In the 1970s and early 1980s, the Cass Corridor was suffused with vibrancy, joy and a tolerance of others that was clearly connected with Detroiters’ selfesteem and a general sense of optimism about the future. When Detroiters elected their first Black mayor, Coleman A. Young, in 1974, first-time home ownership was at an all-time high, and conflicts that plagued Detroit’s labor movement for over half a century appeared to be resolved. Then life changed.
I don’t know which came first, but the changes came hard and fast: mortgage foreclosures, the imposition of tax liens, governments seizing property through their power of eminent domain, the reduction and gutting of city services, city officials ignoring an influx of drugs and prostitution, ram-pant homelessness, and courts and prisons increased presence in our lives. But I am certain we were being pushed out of the Cass Corridor, displaced through a complex network of public and private interests. In the mid 1980s, Detroit Mayor Coleman Young announced that city dollars would be used to finance the development of downtown hotels, so that Detroit could attract convention business. Homes were foreclosed, businesses were dismantled, and everyday decision–making power was shifted from families and local business owners to state legislators, venture capitalists and a combination of financial institutions and interests.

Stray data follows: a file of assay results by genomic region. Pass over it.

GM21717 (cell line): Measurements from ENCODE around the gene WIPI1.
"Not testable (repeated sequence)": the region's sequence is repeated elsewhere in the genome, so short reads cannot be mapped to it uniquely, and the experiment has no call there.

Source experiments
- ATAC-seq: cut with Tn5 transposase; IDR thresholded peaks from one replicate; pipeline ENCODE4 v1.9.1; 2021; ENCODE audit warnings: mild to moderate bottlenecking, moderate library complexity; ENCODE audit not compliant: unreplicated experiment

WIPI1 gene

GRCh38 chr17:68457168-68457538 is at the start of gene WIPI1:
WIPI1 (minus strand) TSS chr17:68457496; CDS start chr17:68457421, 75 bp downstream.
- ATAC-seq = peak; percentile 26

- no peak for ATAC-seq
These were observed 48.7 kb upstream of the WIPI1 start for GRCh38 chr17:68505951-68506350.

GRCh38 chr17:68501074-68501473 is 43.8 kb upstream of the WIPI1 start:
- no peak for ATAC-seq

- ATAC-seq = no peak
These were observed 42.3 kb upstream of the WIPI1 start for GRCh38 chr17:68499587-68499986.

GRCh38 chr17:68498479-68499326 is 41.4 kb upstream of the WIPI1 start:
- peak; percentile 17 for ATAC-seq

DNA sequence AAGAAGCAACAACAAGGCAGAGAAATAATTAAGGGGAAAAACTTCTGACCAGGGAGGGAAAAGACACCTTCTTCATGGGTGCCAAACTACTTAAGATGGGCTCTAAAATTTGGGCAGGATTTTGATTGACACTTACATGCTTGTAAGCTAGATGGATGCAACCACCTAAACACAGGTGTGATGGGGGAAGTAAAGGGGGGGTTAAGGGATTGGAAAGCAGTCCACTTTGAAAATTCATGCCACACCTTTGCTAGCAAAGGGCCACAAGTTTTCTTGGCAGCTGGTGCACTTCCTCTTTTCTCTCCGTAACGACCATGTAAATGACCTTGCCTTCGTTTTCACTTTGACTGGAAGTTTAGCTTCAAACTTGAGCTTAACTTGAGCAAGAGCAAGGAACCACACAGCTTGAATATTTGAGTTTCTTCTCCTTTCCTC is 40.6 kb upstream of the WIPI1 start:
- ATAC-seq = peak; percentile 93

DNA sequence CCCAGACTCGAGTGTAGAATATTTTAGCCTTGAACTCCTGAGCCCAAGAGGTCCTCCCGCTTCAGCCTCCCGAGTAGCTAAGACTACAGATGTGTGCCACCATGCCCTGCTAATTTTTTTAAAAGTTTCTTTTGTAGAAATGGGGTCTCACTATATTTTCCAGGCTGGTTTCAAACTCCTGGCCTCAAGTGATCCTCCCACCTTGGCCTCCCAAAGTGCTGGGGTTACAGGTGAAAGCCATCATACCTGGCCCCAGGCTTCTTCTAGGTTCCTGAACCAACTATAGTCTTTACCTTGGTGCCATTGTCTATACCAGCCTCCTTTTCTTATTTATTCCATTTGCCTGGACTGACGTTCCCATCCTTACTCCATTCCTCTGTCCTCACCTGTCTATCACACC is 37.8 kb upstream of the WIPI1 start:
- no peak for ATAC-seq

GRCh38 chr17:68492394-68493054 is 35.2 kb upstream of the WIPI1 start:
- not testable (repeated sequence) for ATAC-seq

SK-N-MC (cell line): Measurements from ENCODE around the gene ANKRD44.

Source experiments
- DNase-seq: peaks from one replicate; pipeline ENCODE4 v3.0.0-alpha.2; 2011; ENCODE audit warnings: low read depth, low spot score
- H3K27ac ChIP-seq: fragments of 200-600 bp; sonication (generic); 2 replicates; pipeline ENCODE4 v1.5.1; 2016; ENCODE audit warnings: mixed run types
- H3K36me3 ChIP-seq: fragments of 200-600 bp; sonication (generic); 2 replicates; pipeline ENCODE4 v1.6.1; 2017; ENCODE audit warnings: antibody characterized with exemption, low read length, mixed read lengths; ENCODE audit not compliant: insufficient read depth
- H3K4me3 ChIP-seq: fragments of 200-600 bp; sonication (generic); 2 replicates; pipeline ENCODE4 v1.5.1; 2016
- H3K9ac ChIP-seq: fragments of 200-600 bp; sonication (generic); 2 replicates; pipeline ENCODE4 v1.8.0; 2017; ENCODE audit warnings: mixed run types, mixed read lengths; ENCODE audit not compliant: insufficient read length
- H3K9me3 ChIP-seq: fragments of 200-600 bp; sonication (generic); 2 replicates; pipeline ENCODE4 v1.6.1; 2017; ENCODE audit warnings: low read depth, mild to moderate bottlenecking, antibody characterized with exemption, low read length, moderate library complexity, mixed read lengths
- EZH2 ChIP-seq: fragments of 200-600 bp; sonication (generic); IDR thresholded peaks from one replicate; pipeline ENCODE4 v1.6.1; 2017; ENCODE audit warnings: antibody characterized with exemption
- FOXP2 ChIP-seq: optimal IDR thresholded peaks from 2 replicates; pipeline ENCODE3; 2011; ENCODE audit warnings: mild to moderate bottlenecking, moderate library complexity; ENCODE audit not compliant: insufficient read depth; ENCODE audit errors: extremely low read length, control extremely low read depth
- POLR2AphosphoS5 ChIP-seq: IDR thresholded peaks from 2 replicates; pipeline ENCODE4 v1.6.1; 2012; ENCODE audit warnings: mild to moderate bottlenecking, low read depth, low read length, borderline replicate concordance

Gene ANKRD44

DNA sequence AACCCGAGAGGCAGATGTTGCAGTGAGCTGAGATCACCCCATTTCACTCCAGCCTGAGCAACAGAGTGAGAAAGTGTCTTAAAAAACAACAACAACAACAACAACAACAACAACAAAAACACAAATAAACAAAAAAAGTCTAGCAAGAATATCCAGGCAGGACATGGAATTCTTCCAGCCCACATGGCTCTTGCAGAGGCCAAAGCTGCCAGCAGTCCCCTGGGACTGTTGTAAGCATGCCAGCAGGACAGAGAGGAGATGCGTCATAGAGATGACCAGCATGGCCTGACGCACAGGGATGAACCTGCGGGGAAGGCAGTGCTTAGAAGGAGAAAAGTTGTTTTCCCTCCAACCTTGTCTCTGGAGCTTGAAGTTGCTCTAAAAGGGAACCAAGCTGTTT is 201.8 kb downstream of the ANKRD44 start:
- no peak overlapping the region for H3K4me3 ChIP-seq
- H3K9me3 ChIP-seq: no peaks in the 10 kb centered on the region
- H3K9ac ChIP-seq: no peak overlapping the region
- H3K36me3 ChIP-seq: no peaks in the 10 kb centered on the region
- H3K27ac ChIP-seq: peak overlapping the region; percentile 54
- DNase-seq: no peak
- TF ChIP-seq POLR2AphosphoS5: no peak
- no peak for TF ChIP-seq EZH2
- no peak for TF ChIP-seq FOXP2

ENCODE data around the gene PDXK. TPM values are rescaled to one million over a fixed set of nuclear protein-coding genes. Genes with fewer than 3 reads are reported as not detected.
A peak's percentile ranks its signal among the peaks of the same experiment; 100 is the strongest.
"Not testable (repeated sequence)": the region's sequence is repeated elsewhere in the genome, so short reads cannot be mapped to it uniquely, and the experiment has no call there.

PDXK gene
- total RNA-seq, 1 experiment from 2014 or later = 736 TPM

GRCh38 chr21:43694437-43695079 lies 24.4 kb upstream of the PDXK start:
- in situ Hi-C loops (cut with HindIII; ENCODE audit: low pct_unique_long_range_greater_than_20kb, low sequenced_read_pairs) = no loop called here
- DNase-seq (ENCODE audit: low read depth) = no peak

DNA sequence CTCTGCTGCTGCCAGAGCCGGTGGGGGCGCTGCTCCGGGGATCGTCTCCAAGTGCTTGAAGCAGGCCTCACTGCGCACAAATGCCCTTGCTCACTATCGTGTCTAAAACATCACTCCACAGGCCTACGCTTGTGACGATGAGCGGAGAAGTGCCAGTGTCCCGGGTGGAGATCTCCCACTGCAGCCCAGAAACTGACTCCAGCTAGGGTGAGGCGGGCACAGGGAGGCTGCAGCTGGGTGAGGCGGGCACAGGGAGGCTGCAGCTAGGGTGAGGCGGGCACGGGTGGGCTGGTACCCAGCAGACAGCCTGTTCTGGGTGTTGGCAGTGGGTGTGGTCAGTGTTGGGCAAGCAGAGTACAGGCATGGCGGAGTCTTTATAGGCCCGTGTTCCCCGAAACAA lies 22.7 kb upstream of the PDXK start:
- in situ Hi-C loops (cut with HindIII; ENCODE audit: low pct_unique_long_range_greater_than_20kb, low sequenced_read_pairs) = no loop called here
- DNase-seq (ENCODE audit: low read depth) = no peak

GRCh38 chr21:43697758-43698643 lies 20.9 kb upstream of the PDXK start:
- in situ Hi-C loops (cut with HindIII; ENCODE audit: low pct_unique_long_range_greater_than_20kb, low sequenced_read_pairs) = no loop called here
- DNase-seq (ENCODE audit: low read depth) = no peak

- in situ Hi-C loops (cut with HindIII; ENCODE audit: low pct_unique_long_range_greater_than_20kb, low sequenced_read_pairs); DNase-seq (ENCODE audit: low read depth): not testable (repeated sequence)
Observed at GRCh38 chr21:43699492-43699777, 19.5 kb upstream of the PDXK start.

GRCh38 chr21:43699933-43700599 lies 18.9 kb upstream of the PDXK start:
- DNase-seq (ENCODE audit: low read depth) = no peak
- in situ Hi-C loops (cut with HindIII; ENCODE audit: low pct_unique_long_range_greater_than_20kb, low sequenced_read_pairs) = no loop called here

It was as if a number of bombs just went off. Almost overnight the Cass Corridor resembled a war zone. Vehicles that swept city streets and removed trash could be seen broken down on the side of the road. The stench from mountains of trash was unbearable. Two of the three supermarkets that provided food to the 2,000 or so residents of the Cass Corridor were burned down, never to be rebuilt. The city shut off power lines needed to keep the street lights on, giving a whole new meaning to the word darkness. Then, many men in the neighborhood took to scrapping, and the power lines were the first to go. At night on some streets, it was impossible to see three feet in any direction. I don’t think anyone felt safe, including myself. Three of the area’s four schools — Burton Elementary, James Couzens Elementary and Jefferson Junior High — looked more like abandoned factories than places of learning. Disinvestment made it appear as if every essential service required for a decent and safe living had come under rocket fire.
The immediate objective seemed to be to create unlivable conditions. The longer term objective seemed to be to force us out of the Cass Corridor so it could be “renewed,” the new phrase at the time meant to hide and shift public dialogue into a direction favorable to economic power. To accomplish these twin goals, city officials became the linchpin of a strategy that involved radically reducing municipal spending —including spending on health, education and welfare— combined with giving greater resources and authority to police and prosecutors and expanding the criminal code before embarking on imprisoning many of the casualties of renewal.